The final chapter (”Tomorrow”) shows us Clark in middle age, and then in his greying years. In this phase he finds himself on the other side of the “secret identity” coin, but more importantly (to me, at least) this chapter explores (super)powers in decline, as Clark - like anyone of a certain age or beyond - starts to feel his own mortality creeping up on him, oh so slowly robbing him of his strength and abilities. It’s more than just the “old = out of shape” comedic bits of The Incredibles, and I can clearly grasp what Busiek is trying to say here as well. If superpowers are a metaphor for adult independence in all those “adolescent power fantasies”, then they serve the same role here.
This may sound a bit melancholy, but I assure you that’s almost entirely coming from me, not the book. Secret Identity is a generally up-beat, hopeful story about a person who discovers amazing abilities within himself, and how he makes them a part of his life.
One aspect of the closing chapter that struck a chord with me was how things had changed for Clark in the years since he was in high school, making what had seemed such a necessary secret… no longer quite as big a deal. (To explain any further would be a spoiler, I think, so I’ll leave it at that.) I doubt this was Busiek’s intention, but that seemed to parallel my experience with my own high-school-era secret.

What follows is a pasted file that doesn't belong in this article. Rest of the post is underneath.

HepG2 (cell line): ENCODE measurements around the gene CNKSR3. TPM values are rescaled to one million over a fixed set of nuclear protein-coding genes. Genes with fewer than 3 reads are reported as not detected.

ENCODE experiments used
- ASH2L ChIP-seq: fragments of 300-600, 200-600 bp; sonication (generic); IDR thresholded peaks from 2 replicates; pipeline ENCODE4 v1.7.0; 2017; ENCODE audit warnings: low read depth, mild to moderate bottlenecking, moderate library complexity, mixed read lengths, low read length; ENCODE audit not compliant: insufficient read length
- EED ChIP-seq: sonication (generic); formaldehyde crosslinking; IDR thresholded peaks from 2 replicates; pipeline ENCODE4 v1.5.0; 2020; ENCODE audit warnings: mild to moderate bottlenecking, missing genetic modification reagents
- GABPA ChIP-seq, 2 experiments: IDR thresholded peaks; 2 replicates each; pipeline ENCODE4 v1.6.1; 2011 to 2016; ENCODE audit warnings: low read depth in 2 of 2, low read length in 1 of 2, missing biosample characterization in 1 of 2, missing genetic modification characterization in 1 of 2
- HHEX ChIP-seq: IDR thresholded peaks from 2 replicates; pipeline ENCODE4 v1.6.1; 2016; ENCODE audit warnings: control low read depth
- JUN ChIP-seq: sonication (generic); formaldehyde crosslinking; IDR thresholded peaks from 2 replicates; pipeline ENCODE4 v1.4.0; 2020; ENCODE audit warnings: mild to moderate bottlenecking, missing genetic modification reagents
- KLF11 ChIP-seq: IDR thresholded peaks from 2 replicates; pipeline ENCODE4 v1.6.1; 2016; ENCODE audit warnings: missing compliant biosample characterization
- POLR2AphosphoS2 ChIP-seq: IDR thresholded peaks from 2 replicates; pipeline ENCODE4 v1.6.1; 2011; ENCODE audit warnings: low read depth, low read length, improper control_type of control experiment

There are some flaws in the story. The way Clark’s parents just disappear from it seems a bit unlikely. Heck, even a non-communicative loner such as I goes to my parents when I’m in trouble. And I’d think that an author with Clark’s dislike for his already-famous and ridicule-inviting name would use a pen-name. But this is nit-picking.
I haven’t said anything yet about Stuart Immonen’s art, which is a serious oversight. He has a subtle, naturalistic style that serves this material excellently. His Clark is a real, dynamic, expressive person, not a drawn-to-model-sheet hero in a costume. He ages recognisably from one chapter to the next, and not just through the usual shortcut clichés of giving him a haircut when he becomes an adult, and giving him more facial hair and less cranial hair when he gets older. Immonen does the whole job here, from layouts through colors, and he takes advantage of that level of control in a way that suits his style well. The color palette - nearly all tertiary colors, with hardly a primary color to be found (even Clark’s costume has the muted shades of Brandon Routh’s upcoming costume) - gets a little bit muddy from time to time, but gives it a distinctive, real-world look. Immonen also plays around - just a little, at the beginning of each chapter and a bit near the end - with the changing “look” of comics over the decades, effectively mimicking Joe Shuster, Wayne Boring, Curt Swan, and Rick Burchett.
There’s no “mature readers” label on the cover, nor should there be, because there’s nothing in it that’s really inappropriate for anyone old enough to have enough money to buy it. But it’s definitely a story that will appeal to mature readers. It’s thoughtful and introspective, and encourages the reader to be a little introspective. (Not as introspective as Steven Seagal’s recent Superman graphic novel It’s a Bird, though.) But it’s still a fast-paced story (the leaps between chapters help) with more than a little tension and excitement. The story contains superheroics, but it’s not about superheroics, instead using them to look at the man performing them.